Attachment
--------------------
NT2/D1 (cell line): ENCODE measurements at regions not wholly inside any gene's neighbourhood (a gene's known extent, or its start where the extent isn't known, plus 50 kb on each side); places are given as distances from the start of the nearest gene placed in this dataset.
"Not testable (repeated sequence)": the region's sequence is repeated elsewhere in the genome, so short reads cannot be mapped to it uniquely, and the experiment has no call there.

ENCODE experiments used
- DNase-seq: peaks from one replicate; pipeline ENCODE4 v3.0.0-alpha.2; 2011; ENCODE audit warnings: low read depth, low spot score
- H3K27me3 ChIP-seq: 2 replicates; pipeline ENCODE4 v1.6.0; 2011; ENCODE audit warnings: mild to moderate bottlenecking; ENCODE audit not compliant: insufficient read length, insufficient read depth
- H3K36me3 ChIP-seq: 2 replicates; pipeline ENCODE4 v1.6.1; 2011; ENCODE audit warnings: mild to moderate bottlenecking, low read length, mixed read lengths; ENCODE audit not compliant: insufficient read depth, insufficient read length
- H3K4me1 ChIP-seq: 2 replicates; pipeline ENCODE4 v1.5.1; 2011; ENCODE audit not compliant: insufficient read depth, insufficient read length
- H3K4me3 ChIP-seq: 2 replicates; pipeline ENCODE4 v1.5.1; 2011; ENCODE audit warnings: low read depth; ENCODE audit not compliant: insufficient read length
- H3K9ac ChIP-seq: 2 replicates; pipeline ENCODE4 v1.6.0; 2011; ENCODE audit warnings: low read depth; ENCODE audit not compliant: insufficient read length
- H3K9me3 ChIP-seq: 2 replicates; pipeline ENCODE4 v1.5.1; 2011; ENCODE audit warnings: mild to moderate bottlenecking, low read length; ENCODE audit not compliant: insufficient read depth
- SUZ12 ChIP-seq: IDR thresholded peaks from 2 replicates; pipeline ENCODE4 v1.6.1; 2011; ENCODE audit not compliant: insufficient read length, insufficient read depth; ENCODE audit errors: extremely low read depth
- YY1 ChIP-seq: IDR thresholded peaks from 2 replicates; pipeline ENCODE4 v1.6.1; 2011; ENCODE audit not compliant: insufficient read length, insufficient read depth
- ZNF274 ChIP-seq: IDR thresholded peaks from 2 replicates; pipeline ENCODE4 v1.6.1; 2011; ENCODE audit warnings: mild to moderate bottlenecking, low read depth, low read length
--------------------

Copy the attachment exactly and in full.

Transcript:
NT2/D1 (cell line): ENCODE measurements at regions not wholly inside any gene's neighbourhood (a gene's known extent, or its start where the extent isn't known, plus 50 kb on each side); places are given as distances from the start of the nearest gene placed in this dataset.
"Not testable (repeated sequence)": the region's sequence is repeated elsewhere in the genome, so short reads cannot be mapped to it uniquely, and the experiment has no call there.

ENCODE experiments used
- DNase-seq: peaks from one replicate; pipeline ENCODE4 v3.0.0-alpha.2; 2011; ENCODE audit warnings: low read depth, low spot score
- H3K27me3 ChIP-seq: 2 replicates; pipeline ENCODE4 v1.6.0; 2011; ENCODE audit warnings: mild to moderate bottlenecking; ENCODE audit not compliant: insufficient read length, insufficient read depth
- H3K36me3 ChIP-seq: 2 replicates; pipeline ENCODE4 v1.6.1; 2011; ENCODE audit warnings: mild to moderate bottlenecking, low read length, mixed read lengths; ENCODE audit not compliant: insufficient read depth, insufficient read length
- H3K4me1 ChIP-seq: 2 replicates; pipeline ENCODE4 v1.5.1; 2011; ENCODE audit not compliant: insufficient read depth, insufficient read length
- H3K4me3 ChIP-seq: 2 replicates; pipeline ENCODE4 v1.5.1; 2011; ENCODE audit warnings: low read depth; ENCODE audit not compliant: insufficient read length
- H3K9ac ChIP-seq: 2 replicates; pipeline ENCODE4 v1.6.0; 2011; ENCODE audit warnings: low read depth; ENCODE audit not compliant: insufficient read length
- H3K9me3 ChIP-seq: 2 replicates; pipeline ENCODE4 v1.5.1; 2011; ENCODE audit warnings: mild to moderate bottlenecking, low read length; ENCODE audit not compliant: insufficient read depth
- SUZ12 ChIP-seq: IDR thresholded peaks from 2 replicates; pipeline ENCODE4 v1.6.1; 2011; ENCODE audit not compliant: insufficient read length, insufficient read depth; ENCODE audit errors: extremely low read depth
- YY1 ChIP-seq: IDR thresholded peaks from 2 replicates; pipeline ENCODE4 v1.6.1; 2011; ENCODE audit not compliant: insufficient read length, insufficient read depth
- ZNF274 ChIP-seq: IDR thresholded peaks from 2 replicates; pipeline ENCODE4 v1.6.1; 2011; ENCODE audit warnings: mild to moderate bottlenecking, low read depth, low read length